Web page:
ST. GEORGE – In the wake of a possible carbon monoxide poisoning incident in northern Utah over the weekend, the American Red Cross of Utah released a list of safety tips Monday on how to avoid becoming victims of the potentially fatal gas.
“Carbon monoxide is an invisible, odorless and silent killer that, nationally, claims hundreds of lives each year,” the Red Cross said in a statement. “A threat year-round, carbon monoxide poisoning tends to increase when winter storms and power outages force people to turn to unsafe alternative heat sources such as fuel-burning appliances, gas generators, camp stoves and charcoal grills and use them in confined spaces.”
While nine people living in a fourplex in Provo, Utah, ended up going to the hospital Sunday night, the incident did not produce any fatalities, according to KSL.com. Residents were alerted to the presence of carbon monoxide in the complex by a CO director. Firefighter at the scene credited the detector with saving the lives of the buildings tenets.
Both the Red Cross and St. George Fire Chief Robert Stoker recommend that people have CO detectors in their homes.
Where does carbon monoxide come from?
According to the Center for Disease Control and Prevention, carbon monoxide is found in the fumes produced by motor vehicles and gas-driven/powered appliances like stove ranges and heating systems. It is also produced by burning charcoal and wood.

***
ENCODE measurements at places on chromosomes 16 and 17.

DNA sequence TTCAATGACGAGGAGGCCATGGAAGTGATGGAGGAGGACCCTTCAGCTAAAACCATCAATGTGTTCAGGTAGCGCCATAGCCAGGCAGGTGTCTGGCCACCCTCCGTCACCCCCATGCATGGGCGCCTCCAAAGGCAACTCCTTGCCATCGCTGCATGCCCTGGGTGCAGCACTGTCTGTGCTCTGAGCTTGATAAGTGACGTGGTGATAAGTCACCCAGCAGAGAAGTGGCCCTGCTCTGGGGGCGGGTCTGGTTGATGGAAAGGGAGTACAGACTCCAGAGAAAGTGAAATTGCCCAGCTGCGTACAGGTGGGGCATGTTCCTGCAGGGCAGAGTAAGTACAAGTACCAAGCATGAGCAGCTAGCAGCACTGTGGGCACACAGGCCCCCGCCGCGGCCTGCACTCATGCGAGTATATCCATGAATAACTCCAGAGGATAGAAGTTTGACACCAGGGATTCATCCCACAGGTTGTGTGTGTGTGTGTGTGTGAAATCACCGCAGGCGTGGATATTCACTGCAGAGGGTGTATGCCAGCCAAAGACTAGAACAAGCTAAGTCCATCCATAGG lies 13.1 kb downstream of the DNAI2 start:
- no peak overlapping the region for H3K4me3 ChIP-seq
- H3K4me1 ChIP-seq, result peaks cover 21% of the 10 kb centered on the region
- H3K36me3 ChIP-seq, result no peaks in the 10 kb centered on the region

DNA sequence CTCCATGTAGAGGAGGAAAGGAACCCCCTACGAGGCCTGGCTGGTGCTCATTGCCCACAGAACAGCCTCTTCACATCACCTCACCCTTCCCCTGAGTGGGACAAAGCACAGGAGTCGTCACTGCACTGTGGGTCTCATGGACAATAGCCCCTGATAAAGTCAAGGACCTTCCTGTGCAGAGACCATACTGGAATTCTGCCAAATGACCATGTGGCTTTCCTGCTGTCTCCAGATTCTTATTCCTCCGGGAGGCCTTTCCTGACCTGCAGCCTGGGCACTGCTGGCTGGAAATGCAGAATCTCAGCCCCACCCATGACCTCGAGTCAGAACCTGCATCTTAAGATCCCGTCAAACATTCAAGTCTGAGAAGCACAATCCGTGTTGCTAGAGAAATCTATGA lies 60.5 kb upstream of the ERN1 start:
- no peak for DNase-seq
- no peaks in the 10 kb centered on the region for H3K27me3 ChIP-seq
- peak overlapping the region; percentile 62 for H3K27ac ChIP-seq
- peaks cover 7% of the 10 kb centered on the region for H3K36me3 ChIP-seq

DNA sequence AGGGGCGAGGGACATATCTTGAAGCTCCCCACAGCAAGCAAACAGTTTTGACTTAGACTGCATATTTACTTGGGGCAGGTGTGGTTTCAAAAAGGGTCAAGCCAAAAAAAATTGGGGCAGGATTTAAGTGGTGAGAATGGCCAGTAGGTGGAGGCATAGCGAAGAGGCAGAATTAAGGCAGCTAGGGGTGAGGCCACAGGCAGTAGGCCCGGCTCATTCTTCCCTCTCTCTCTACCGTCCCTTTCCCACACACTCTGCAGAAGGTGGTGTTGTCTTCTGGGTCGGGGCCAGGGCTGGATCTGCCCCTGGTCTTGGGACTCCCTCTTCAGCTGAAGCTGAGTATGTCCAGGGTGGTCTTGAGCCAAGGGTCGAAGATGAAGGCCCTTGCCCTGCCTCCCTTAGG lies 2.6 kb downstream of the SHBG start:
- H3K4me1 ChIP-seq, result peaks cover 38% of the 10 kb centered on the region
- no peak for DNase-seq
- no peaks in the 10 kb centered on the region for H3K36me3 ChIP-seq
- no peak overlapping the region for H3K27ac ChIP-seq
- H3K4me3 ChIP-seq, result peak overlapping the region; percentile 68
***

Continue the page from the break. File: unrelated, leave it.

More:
Left to disperse out in the open air, the fumes aren’t much of an issue. However, when locked in a confined or semi-confined space with poor ventilation, the gas will build up and poison any person or animal present.
Symptoms of carbon monoxide poisoning
Systems of CO poisoning are similar to the flu, Stoker said. Symptoms can include headaches, dizziness, weakness, nausea, vomiting, sleepiness and confusion.
According to the Centers for Disease Control and Prevention, carbon monoxide is picked up by the blood’s red cells faster than oxygen is. If there is enough of a CO in the air, the oxygen in the blood will be replaced by the killer gas.
“This blocks oxygen from getting into the body, which can damage tissues and result in death,” the CDC states on its website. “CO can also combine with proteins in tissues, destroying the tissues and causing injury and death.”
If you suspect carbon monoxide poisoning, move quickly to a fresh air location, and then call 911.
Ways to prevent CO poisoning
The American Red Cross of Utah listed the following recommendations on how to avoid become a victim of a carbon monoxide build up:
- Have heating systems, including chimneys and vents, inspected and serviced annually, checking for blockages, corrosion, and partial and complete disconnections.
- Do not use gas appliances such as ranges, ovens or clothes dryers to heat your home. Never use a generator, grill or camp stove inside a home, garage or basement.
- Treat the alarm signal as a real emergency each time. If the alarm sounds and you are not experiencing any symptoms described above, press the reset button. If the alarm continues to sound, call the fire department.